Developing a Simple Web Application Using Flutter

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This article guides readers on how to run and deploy their first Web application using Flutter.

Flutter has moved to a new stage, the Web, after having travelled a long way in Android and iOS development. Flutter 1.5 has been released by Google, along with support for Web application development.

Configuring Flutter for the Web
In order to use the Web package, enter the flutter upgrade command to update to Flutter version 1.5.4.

  • Open a terminal
  • Type flutter upgrade
  • Check the version by typing flutter –version
Figure 1: Upgrading Flutter to the latest version
Figure 2: Starting a new Flutter Web project in VSC

One can also use Android Studio 3.0 or later versions for Flutter Web development, but we will use Visual Studio Code for this tutorial.

Creating a new project with Flutter Web
Open Visual Studio Code and press Shift+Ctrl+P to start a new project. Type flutter and select New Web Project.
Now, name the project. I have named it open_source_for_you.
Open the terminal window in VSC, and type in the following commands:

flutter packages pub global activate webdev

flutter packages upgrade

Now use the following command to run the website, on localhost, with the IP address 127.0.0.1

flutter packages pub global run webdev serve

Open any browser and type, http://127.0.0.1:8080/
There is a Web folder inside the project directory which contains an index.html file. The dart file is compiled into a JavaScript file and is included in the HTML file using the following code:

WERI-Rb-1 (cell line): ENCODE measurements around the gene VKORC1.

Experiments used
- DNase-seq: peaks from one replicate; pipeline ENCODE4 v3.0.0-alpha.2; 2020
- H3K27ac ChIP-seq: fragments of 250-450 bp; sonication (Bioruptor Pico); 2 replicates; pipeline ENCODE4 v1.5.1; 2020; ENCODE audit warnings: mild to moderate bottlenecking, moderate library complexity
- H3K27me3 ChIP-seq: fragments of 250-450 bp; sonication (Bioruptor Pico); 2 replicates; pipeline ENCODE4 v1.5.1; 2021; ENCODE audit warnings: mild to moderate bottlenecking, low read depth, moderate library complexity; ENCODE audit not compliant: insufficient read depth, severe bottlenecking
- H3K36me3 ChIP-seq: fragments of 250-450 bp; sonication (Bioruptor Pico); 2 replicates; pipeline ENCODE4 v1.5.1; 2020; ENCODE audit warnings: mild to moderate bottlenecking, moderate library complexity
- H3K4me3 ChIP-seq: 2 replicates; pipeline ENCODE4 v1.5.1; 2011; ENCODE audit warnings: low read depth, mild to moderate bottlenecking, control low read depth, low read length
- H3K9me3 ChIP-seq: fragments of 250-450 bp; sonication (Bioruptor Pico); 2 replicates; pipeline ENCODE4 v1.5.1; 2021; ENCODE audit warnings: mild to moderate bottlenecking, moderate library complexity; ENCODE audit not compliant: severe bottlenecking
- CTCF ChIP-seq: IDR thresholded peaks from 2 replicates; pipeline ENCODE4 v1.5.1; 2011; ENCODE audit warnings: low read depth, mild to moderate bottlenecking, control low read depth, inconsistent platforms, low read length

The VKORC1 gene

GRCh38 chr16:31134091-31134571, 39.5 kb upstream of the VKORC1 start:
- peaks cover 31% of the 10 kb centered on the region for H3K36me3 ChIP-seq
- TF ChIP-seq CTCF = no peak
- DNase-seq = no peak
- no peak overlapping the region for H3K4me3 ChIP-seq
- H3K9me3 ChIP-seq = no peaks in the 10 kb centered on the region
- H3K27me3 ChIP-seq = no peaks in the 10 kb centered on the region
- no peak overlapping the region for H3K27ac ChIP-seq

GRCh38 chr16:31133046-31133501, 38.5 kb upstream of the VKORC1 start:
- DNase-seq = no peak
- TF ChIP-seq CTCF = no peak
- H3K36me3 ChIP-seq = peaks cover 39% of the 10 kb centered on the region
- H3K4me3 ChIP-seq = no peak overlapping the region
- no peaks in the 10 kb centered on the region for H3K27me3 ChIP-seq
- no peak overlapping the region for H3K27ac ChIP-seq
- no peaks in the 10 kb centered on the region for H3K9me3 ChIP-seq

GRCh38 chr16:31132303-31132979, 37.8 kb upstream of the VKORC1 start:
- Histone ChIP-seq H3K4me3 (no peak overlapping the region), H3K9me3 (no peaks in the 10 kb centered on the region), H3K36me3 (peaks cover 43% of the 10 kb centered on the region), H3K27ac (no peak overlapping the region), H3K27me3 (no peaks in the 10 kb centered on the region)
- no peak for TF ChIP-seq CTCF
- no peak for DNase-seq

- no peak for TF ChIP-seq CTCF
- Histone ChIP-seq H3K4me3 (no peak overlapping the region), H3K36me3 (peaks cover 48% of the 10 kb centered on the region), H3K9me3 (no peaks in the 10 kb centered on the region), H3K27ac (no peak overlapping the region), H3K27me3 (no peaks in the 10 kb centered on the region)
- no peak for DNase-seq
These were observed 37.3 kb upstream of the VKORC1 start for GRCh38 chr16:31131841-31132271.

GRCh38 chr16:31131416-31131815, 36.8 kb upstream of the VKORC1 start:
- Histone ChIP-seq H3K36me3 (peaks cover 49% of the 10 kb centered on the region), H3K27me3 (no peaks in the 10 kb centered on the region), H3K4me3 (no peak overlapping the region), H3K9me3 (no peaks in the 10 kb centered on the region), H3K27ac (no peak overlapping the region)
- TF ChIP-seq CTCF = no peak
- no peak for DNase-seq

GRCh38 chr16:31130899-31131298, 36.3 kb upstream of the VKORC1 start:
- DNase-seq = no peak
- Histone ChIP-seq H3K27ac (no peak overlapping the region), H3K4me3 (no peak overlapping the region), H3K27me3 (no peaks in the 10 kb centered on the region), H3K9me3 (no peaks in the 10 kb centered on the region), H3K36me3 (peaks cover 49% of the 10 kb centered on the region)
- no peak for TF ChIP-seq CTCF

<script defer src="main.dart.js" type="application/javascript"></script>

Coding and making changes to the demo page
Let’s create a simple application, which will print ‘Welcome to OSFY’ on the Web page.
Let’s now open the Dart file, which is located in the lib folder main.dart (the default name) (see Figure 5).
We can now remove the debug tag using the property of MaterialApp, as follows:

debugShowCheckedModeBanner: false
Figure 3: Naming the project
Figure 4: The Flutter demo application running on port 8080
Figure 5: Location of main.dart file

Now, adding more into the Dart file is very similar to writing code in Flutter in Dart. For that, we can declare a class titled MyClass, which extends the StatelessWidget.
We use a Center widget to position elements to the centre. We can also add a Padding widget to add padding. Use the following code to obtain the output shown in Figure 5. Use the Refresh button to view the changes.

class MyClass extends StatelessWidget {
@override
Widget build(BuildContext context) {
return Scaffold(
body: Center(
child: Column(
mainAxisAlignment: MainAxisAlignment.center,
children: <Widget>[
Padding(
padding: EdgeInsets.all(20.0),
child: Text(
'Welcome to OSFY',
style: TextStyle(fontSize: 24.0, fontWeight: FontWeight.bold),
),
),
],
),
),
);
}
}
Figure 6: Output of MyClass
Figure 7: Final output

Let’s add an image from the Internet – I’ve chosen the ‘Open Source for You’ logo from the magazine’s website. We use Image.network.

Image.network(
'https://opensourceforu.com/wp-content/uploads/2014/03/OSFY-Logo.jpg',
height: 100,
width: 150
),

The final output is shown in Figure 7.

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